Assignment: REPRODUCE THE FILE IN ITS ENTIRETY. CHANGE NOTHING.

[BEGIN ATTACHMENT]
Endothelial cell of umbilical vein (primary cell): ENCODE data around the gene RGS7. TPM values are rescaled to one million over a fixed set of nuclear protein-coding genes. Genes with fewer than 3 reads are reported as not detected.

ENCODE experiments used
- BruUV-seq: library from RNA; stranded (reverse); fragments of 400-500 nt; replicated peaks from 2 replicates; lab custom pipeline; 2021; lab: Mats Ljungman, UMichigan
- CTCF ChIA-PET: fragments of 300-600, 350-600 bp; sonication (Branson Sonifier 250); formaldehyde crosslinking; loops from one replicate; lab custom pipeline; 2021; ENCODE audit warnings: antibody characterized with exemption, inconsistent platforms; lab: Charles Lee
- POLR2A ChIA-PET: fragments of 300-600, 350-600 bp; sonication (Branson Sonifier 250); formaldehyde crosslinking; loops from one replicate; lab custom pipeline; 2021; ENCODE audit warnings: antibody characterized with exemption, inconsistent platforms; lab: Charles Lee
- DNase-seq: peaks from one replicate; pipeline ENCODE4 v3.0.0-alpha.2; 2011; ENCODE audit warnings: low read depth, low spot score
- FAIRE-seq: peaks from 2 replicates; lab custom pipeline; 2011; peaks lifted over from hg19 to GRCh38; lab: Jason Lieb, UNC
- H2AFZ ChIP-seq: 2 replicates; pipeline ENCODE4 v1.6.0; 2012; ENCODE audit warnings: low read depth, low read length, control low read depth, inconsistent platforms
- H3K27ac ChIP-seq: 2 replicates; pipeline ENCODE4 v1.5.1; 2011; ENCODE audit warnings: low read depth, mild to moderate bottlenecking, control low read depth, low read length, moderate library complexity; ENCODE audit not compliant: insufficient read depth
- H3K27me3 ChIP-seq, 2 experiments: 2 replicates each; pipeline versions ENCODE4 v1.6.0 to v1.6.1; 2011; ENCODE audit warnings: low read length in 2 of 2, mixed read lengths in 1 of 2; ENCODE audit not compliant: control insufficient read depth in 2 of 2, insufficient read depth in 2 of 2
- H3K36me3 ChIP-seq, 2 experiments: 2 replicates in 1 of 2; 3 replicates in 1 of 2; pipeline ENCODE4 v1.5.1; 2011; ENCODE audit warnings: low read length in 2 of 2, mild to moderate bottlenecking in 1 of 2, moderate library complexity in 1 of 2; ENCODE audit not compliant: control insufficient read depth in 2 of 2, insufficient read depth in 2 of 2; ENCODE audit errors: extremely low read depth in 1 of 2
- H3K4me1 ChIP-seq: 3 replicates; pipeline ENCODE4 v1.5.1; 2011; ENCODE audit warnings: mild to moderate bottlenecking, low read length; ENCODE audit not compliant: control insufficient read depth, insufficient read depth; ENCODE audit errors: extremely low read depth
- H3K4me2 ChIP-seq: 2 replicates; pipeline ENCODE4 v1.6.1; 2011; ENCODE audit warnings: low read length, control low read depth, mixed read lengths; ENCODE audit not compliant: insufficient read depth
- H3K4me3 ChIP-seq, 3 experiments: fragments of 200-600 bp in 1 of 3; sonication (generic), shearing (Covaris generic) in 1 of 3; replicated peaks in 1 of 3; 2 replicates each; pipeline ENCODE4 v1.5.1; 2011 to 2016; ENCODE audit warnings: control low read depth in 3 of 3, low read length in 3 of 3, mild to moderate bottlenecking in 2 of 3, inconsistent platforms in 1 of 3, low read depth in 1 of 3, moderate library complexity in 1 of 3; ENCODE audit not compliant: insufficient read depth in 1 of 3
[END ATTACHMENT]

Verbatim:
Endothelial cell of umbilical vein (primary cell): ENCODE data around the gene RGS7. TPM values are rescaled to one million over a fixed set of nuclear protein-coding genes. Genes with fewer than 3 reads are reported as not detected.

ENCODE experiments used
- BruUV-seq: library from RNA; stranded (reverse); fragments of 400-500 nt; replicated peaks from 2 replicates; lab custom pipeline; 2021; lab: Mats Ljungman, UMichigan
- CTCF ChIA-PET: fragments of 300-600, 350-600 bp; sonication (Branson Sonifier 250); formaldehyde crosslinking; loops from one replicate; lab custom pipeline; 2021; ENCODE audit warnings: antibody characterized with exemption, inconsistent platforms; lab: Charles Lee
- POLR2A ChIA-PET: fragments of 300-600, 350-600 bp; sonication (Branson Sonifier 250); formaldehyde crosslinking; loops from one replicate; lab custom pipeline; 2021; ENCODE audit warnings: antibody characterized with exemption, inconsistent platforms; lab: Charles Lee
- DNase-seq: peaks from one replicate; pipeline ENCODE4 v3.0.0-alpha.2; 2011; ENCODE audit warnings: low read depth, low spot score
- FAIRE-seq: peaks from 2 replicates; lab custom pipeline; 2011; peaks lifted over from hg19 to GRCh38; lab: Jason Lieb, UNC
- H2AFZ ChIP-seq: 2 replicates; pipeline ENCODE4 v1.6.0; 2012; ENCODE audit warnings: low read depth, low read length, control low read depth, inconsistent platforms
- H3K27ac ChIP-seq: 2 replicates; pipeline ENCODE4 v1.5.1; 2011; ENCODE audit warnings: low read depth, mild to moderate bottlenecking, control low read depth, low read length, moderate library complexity; ENCODE audit not compliant: insufficient read depth
- H3K27me3 ChIP-seq, 2 experiments: 2 replicates each; pipeline versions ENCODE4 v1.6.0 to v1.6.1; 2011; ENCODE audit warnings: low read length in 2 of 2, mixed read lengths in 1 of 2; ENCODE audit not compliant: control insufficient read depth in 2 of 2, insufficient read depth in 2 of 2
- H3K36me3 ChIP-seq, 2 experiments: 2 replicates in 1 of 2; 3 replicates in 1 of 2; pipeline ENCODE4 v1.5.1; 2011; ENCODE audit warnings: low read length in 2 of 2, mild to moderate bottlenecking in 1 of 2, moderate library complexity in 1 of 2; ENCODE audit not compliant: control insufficient read depth in 2 of 2, insufficient read depth in 2 of 2; ENCODE audit errors: extremely low read depth in 1 of 2
- H3K4me1 ChIP-seq: 3 replicates; pipeline ENCODE4 v1.5.1; 2011; ENCODE audit warnings: mild to moderate bottlenecking, low read length; ENCODE audit not compliant: control insufficient read depth, insufficient read depth; ENCODE audit errors: extremely low read depth
- H3K4me2 ChIP-seq: 2 replicates; pipeline ENCODE4 v1.6.1; 2011; ENCODE audit warnings: low read length, control low read depth, mixed read lengths; ENCODE audit not compliant: insufficient read depth
- H3K4me3 ChIP-seq, 3 experiments: fragments of 200-600 bp in 1 of 3; sonication (generic), shearing (Covaris generic) in 1 of 3; replicated peaks in 1 of 3; 2 replicates each; pipeline ENCODE4 v1.5.1; 2011 to 2016; ENCODE audit warnings: control low read depth in 3 of 3, low read length in 3 of 3, mild to moderate bottlenecking in 2 of 3, inconsistent platforms in 1 of 3, low read depth in 1 of 3, moderate library complexity in 1 of 3; ENCODE audit not compliant: insufficient read depth in 1 of 3